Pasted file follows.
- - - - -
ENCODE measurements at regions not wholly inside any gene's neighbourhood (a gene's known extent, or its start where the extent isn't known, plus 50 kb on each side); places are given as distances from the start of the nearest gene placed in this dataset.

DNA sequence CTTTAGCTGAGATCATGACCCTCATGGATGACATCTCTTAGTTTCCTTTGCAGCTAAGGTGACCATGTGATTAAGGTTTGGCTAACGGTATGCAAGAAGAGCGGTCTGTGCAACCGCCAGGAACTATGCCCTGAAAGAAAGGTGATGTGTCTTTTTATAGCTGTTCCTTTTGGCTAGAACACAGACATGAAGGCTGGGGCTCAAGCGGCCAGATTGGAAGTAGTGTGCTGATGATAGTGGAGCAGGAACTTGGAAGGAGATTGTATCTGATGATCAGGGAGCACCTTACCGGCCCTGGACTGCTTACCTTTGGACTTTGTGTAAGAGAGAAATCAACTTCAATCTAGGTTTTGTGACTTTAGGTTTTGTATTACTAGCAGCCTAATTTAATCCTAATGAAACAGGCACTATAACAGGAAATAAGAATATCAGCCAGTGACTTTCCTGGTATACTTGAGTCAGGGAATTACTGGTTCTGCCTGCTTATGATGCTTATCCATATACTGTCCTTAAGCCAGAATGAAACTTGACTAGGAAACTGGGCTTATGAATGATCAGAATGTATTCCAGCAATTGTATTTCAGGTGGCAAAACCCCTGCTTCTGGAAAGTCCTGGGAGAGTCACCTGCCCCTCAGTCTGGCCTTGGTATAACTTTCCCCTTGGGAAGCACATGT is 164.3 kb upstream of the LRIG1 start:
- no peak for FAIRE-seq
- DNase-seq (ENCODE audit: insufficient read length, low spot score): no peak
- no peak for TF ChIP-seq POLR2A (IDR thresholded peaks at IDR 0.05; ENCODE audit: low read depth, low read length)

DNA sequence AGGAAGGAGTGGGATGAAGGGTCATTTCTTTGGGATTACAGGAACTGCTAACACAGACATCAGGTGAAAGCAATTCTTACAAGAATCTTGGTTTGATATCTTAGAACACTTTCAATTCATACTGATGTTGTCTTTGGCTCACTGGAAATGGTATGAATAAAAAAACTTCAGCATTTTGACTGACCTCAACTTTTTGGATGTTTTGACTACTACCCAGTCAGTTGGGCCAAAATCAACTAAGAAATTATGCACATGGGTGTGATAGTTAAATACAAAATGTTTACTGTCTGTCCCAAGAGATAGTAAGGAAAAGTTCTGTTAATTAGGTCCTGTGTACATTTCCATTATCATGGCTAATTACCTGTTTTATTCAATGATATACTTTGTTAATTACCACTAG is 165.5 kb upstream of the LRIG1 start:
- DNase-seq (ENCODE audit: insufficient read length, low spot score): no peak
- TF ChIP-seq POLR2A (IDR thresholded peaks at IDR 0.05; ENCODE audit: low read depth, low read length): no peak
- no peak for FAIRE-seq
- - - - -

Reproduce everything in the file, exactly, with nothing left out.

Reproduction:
ENCODE measurements at regions not wholly inside any gene's neighbourhood (a gene's known extent, or its start where the extent isn't known, plus 50 kb on each side); places are given as distances from the start of the nearest gene placed in this dataset.

DNA sequence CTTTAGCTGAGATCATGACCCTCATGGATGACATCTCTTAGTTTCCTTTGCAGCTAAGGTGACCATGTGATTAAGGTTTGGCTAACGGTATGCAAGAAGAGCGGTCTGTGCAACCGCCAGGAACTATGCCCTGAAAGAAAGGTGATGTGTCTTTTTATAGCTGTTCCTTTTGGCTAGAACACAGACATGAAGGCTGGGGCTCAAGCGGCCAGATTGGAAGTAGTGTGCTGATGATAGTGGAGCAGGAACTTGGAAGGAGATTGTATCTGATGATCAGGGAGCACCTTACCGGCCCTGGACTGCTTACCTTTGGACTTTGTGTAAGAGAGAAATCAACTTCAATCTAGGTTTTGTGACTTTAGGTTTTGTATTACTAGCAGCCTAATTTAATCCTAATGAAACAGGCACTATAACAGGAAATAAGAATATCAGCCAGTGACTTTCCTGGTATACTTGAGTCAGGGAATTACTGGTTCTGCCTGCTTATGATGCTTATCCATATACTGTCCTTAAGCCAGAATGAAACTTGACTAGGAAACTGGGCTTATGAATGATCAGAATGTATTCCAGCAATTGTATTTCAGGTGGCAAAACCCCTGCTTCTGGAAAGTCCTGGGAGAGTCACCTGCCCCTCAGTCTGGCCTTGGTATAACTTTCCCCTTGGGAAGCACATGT is 164.3 kb upstream of the LRIG1 start:
- no peak for FAIRE-seq
- DNase-seq (ENCODE audit: insufficient read length, low spot score): no peak
- no peak for TF ChIP-seq POLR2A (IDR thresholded peaks at IDR 0.05; ENCODE audit: low read depth, low read length)

DNA sequence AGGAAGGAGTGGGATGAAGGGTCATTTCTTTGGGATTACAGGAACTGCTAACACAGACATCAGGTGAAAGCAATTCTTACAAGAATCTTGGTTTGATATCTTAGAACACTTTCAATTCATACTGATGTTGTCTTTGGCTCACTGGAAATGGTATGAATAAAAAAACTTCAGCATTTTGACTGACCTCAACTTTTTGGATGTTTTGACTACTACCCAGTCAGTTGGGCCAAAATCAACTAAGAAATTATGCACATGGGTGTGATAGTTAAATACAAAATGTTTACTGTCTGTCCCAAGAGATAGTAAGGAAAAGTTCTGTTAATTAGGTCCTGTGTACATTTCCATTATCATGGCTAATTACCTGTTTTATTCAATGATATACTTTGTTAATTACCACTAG is 165.5 kb upstream of the LRIG1 start:
- DNase-seq (ENCODE audit: insufficient read length, low spot score): no peak
- TF ChIP-seq POLR2A (IDR thresholded peaks at IDR 0.05; ENCODE audit: low read depth, low read length): no peak
- no peak for FAIRE-seq